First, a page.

Probably the most famous Chinese painting of Dragons is that by Chen Rong (1200 – 1266) of the Song Dynasty who was an official, poet, and Taoist who specialised in painting the Dragon, a symbol both of the emperor and of the mysterious all-pervading force of the Tao. Chen Rong’s paintings show these fabulous creatures emerging from amid rocks and clouds. His hand scroll entitled ‘The Nine Dragons’ has become widely recognised as THE reference Chinese Dragon work. Should you wish to see it, the piece is in the possession of the Museum of Fine Arts, Boston.
The Legend of the Nine Dragons
The mainland overlooking Hong Kong is called Kowloon, which literally means Nine Dragons. Legend states the mainland was named this by the Chinese Emperor, Bing who fled there after the Song Dynasty. Originally, he named it after the eight hills predominantly located on the land. His servant supposedly observed that the Emperor should also be counted among the regal figures. Hence, the jiǔ lóng (or Nine Dragons) nomenclature was born.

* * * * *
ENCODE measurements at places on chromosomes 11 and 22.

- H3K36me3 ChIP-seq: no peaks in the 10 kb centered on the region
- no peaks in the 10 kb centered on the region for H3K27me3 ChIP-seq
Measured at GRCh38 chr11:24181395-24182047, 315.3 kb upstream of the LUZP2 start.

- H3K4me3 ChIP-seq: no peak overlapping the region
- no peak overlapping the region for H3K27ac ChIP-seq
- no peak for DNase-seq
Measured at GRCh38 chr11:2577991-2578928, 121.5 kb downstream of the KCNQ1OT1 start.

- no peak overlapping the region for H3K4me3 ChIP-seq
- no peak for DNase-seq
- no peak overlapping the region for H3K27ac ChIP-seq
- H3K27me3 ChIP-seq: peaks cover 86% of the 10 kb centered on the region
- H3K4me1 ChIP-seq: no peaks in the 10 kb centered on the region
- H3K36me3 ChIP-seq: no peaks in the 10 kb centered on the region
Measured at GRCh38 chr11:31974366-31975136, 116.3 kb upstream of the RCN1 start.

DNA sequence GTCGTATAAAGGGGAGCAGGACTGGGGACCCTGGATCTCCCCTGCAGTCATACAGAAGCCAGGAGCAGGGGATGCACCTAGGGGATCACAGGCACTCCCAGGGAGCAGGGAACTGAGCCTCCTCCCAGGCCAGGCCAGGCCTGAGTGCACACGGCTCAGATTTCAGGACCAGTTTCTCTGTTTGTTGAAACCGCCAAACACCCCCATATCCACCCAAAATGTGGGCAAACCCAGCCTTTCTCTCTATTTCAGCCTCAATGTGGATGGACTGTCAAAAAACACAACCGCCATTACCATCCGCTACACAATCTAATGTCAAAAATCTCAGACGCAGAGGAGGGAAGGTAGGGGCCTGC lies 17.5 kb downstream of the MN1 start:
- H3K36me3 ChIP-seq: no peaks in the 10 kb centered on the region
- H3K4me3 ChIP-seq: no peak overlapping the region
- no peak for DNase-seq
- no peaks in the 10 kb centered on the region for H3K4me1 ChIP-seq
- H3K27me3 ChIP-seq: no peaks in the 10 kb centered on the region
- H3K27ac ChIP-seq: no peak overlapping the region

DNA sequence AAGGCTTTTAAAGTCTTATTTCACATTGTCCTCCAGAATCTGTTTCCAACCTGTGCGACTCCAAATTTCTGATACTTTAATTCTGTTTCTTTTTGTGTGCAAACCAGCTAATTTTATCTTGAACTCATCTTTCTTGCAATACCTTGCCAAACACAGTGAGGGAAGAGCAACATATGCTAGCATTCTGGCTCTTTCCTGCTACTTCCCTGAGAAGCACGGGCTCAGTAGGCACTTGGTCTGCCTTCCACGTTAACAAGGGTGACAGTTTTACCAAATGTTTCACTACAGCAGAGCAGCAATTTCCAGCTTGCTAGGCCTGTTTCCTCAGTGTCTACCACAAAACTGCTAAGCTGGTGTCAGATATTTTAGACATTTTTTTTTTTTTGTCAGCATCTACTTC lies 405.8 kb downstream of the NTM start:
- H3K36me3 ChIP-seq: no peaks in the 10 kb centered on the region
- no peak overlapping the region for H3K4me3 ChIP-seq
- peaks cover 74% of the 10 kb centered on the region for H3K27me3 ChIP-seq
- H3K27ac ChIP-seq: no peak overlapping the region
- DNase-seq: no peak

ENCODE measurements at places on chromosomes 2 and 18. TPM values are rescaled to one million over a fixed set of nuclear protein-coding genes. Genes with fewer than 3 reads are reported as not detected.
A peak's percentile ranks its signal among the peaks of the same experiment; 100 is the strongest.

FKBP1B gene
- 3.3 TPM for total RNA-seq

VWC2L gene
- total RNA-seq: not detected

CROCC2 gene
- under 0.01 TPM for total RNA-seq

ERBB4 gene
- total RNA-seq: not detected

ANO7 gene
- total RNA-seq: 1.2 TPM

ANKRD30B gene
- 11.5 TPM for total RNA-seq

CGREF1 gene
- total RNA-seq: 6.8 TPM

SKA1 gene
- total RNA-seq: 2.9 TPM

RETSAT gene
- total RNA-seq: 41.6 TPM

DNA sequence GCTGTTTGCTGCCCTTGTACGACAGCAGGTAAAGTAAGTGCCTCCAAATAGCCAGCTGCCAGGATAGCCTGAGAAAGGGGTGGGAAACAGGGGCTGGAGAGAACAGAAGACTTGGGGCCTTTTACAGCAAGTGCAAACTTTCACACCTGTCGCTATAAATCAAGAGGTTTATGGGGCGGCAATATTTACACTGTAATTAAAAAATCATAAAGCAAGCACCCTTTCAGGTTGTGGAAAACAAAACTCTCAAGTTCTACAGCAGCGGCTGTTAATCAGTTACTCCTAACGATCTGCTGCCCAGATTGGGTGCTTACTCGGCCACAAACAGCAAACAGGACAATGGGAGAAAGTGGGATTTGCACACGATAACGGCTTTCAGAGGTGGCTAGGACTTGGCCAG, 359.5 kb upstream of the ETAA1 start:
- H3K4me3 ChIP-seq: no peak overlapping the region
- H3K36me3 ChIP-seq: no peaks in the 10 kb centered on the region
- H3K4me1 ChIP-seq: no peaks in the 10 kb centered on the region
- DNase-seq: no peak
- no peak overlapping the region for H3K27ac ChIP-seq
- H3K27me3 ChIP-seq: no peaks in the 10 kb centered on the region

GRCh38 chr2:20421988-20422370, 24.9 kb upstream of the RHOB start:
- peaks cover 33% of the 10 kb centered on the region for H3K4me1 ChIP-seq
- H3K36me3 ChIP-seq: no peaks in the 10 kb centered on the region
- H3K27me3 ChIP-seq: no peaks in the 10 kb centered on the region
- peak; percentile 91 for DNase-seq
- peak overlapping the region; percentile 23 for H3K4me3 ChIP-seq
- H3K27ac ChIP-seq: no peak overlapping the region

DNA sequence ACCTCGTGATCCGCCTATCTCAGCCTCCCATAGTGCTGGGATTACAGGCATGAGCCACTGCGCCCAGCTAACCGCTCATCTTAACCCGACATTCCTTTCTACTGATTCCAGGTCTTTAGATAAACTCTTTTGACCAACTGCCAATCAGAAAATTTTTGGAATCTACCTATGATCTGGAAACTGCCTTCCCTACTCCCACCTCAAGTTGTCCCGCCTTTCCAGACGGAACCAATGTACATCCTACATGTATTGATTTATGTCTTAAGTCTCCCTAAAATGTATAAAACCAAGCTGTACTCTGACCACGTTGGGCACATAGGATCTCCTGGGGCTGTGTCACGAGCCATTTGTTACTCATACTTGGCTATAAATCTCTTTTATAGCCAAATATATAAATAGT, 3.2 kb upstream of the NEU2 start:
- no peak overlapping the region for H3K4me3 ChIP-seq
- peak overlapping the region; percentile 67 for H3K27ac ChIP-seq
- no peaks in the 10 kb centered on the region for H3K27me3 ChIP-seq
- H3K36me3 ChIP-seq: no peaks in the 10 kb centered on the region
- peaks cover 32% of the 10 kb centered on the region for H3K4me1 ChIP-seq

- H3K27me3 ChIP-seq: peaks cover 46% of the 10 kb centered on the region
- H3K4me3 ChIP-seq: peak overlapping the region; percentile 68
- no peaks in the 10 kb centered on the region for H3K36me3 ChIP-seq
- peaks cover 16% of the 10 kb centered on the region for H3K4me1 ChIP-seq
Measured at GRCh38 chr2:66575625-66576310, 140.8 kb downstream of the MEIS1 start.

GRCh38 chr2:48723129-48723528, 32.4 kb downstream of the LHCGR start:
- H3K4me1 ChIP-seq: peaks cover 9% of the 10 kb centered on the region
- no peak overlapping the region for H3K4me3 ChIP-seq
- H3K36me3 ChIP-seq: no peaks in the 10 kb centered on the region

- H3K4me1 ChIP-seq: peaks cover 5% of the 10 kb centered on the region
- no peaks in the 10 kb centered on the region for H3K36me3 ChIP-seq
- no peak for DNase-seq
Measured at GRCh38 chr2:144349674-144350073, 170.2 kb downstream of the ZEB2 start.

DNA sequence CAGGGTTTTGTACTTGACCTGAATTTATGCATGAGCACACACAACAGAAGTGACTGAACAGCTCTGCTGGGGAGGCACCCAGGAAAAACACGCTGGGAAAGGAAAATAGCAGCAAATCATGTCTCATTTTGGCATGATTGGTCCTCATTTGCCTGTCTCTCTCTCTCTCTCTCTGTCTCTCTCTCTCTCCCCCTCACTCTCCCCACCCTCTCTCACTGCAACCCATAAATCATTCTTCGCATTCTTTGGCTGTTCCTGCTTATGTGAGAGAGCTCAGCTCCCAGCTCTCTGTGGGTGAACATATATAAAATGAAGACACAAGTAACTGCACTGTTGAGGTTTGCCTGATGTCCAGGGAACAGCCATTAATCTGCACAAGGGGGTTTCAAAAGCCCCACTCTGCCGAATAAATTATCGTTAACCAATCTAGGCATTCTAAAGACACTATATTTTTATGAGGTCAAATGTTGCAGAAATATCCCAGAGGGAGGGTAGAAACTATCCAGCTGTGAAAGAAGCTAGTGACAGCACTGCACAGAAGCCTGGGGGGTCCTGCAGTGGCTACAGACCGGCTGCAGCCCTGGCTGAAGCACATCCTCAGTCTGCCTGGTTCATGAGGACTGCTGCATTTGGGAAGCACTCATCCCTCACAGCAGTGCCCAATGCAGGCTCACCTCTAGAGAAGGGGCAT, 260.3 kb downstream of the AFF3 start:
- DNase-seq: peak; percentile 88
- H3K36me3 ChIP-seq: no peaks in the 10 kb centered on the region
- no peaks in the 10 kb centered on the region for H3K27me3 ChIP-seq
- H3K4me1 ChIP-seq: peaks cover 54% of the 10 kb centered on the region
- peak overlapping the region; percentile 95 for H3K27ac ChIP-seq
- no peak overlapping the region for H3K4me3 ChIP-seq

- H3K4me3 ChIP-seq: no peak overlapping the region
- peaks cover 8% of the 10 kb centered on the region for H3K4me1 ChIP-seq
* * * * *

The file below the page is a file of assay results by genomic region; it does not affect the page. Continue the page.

The Nine Dragons (jiǔ lóng)
- P’u-lao: Alerts one to danger, and serves as a protector. Often engraved on bells, sacred singing bowls, and gongs
- Ch’iu-niu: Creator of Yang energy through the use of ancient dragon music
- Pi-his: Provider of knowledge, luck and upholds the virtue of finer education
- Pa-hsia: Provider of strength and support when called upon during times of need
- Chao-feng: Guardian of the holy places, sacred lands, and holy temples
- Chih wen: Symbolizes the power of water over fire
- Suan-ni: Mighty protector and emblem against theft, loss or betrayal of any kind
- Yai-tzu: Protector and guardian against any physical harm
- Pi-kau: Defends again litigation, verbal disputes, or false accusations.
I hope you have found this Dragon sequence useful. If there are other Dragon symbols that you are aware of, please get in touch.
Please note: The Calligraphy for Dragon, along with the other Zodiac Animals is available on the link here.
Happy Chinese Dragon Painting